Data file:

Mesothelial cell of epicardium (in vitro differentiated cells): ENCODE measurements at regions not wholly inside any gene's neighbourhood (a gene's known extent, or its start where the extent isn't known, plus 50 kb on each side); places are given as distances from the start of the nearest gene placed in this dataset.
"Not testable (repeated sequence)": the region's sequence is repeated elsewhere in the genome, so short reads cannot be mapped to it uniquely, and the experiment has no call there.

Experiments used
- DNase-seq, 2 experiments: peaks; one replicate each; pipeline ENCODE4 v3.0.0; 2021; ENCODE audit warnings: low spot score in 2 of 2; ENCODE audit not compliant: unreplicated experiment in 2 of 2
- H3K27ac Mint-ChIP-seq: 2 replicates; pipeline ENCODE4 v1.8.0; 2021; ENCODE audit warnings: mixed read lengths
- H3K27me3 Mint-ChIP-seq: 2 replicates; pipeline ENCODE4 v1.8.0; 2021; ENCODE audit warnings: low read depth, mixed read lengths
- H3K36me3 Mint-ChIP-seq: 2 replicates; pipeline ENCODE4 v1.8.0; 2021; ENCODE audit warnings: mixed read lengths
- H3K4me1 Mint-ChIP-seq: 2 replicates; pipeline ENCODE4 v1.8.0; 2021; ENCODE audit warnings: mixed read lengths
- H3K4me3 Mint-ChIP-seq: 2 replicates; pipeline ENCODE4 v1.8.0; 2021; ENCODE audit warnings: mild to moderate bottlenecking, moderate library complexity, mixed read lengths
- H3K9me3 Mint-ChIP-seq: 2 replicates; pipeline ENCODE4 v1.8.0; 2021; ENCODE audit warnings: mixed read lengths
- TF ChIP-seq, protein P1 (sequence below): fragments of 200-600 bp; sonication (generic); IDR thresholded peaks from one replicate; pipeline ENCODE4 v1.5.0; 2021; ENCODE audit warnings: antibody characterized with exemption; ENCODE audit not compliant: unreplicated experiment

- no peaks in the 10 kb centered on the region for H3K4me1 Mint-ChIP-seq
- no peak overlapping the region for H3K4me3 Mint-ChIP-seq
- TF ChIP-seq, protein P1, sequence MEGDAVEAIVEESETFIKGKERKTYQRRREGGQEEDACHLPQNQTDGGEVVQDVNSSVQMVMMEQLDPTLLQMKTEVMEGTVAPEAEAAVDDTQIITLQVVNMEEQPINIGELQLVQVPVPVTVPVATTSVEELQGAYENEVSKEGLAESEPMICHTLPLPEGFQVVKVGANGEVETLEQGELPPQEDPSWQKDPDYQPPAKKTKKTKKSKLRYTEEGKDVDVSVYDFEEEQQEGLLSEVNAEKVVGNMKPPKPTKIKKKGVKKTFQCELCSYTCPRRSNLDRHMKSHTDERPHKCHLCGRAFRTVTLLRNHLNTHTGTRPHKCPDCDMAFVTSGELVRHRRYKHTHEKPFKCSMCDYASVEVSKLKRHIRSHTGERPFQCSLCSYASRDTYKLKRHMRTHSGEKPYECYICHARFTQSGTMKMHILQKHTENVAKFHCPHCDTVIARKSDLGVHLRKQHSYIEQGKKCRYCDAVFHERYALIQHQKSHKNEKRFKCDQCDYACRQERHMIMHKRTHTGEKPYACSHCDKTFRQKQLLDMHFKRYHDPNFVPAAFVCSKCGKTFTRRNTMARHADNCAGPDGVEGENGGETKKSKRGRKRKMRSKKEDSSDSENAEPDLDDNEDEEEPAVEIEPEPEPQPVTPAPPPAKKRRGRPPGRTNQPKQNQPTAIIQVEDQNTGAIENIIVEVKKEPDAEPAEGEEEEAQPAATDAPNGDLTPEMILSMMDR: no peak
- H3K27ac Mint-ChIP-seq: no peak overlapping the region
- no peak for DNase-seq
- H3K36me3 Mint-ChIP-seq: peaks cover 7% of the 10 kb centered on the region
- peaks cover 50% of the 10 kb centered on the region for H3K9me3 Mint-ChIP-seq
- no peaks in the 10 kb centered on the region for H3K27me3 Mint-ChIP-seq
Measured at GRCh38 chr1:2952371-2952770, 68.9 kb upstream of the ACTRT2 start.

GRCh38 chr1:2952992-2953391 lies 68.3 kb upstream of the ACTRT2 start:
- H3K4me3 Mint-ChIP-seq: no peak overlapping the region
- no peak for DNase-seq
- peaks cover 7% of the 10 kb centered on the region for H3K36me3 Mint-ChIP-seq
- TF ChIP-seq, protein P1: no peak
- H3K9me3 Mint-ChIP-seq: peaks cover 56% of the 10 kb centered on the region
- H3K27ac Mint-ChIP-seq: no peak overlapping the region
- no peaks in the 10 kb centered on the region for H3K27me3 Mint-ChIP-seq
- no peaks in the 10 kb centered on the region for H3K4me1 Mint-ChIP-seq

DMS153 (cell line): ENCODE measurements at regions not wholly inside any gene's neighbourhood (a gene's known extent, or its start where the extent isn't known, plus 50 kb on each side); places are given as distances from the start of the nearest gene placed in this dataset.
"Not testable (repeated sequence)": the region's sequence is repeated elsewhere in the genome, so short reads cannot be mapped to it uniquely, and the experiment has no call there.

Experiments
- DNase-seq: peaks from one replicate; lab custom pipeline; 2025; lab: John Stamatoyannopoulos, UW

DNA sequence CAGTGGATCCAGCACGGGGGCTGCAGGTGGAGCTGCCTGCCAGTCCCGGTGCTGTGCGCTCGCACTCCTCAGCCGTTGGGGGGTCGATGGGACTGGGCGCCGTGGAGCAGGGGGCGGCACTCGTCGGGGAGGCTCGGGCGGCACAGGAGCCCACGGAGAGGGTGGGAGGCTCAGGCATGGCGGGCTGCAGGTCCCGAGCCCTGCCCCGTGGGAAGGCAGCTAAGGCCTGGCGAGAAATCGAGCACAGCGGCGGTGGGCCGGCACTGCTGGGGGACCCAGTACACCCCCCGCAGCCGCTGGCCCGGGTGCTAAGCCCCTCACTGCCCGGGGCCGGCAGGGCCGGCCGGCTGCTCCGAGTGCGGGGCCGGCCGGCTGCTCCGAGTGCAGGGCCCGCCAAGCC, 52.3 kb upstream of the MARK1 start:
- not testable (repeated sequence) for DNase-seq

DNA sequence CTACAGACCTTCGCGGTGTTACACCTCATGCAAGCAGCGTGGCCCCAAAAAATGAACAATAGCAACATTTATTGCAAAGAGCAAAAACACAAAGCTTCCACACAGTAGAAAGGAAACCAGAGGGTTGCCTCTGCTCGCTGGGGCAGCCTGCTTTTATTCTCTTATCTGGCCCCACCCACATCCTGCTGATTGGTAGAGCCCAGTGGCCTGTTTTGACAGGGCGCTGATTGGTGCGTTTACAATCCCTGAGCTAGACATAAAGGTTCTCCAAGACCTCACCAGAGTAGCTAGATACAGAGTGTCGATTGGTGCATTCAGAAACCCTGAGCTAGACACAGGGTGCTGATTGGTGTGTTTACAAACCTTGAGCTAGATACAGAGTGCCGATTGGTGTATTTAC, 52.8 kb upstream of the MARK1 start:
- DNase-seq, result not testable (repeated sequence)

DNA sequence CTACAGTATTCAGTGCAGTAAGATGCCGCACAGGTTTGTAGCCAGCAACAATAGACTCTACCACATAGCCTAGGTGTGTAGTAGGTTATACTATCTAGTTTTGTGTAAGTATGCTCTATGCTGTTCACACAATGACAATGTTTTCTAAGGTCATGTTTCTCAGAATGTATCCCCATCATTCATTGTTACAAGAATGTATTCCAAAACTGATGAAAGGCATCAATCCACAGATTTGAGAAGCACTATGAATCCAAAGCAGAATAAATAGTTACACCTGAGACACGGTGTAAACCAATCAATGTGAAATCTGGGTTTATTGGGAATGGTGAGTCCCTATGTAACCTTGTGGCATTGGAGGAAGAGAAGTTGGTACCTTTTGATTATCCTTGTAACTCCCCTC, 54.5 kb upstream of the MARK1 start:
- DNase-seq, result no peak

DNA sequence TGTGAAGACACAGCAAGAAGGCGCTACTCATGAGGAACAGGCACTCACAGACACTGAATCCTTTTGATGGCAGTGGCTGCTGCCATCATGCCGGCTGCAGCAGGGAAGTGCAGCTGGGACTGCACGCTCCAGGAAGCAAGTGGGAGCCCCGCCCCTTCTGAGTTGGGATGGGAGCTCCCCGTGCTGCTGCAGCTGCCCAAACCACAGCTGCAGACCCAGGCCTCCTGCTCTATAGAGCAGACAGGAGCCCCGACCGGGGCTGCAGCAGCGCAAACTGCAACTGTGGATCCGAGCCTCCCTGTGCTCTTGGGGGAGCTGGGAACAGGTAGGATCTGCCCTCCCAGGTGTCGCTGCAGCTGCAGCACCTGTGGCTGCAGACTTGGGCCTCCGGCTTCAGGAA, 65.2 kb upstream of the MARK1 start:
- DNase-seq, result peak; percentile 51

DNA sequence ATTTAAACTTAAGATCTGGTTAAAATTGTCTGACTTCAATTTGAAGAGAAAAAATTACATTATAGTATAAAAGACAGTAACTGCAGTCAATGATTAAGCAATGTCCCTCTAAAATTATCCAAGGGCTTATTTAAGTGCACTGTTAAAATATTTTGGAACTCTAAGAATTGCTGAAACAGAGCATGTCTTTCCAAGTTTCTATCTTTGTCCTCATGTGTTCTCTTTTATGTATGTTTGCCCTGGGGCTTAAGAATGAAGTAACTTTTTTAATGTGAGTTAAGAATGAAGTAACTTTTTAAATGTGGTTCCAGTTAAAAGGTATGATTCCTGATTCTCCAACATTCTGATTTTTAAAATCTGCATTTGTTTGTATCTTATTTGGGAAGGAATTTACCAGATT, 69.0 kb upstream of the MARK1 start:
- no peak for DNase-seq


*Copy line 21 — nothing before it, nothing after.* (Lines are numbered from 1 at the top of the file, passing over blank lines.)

GRCh38 chr1:2952992-2953391 lies 68.3 kb upstream of the ACTRT2 start: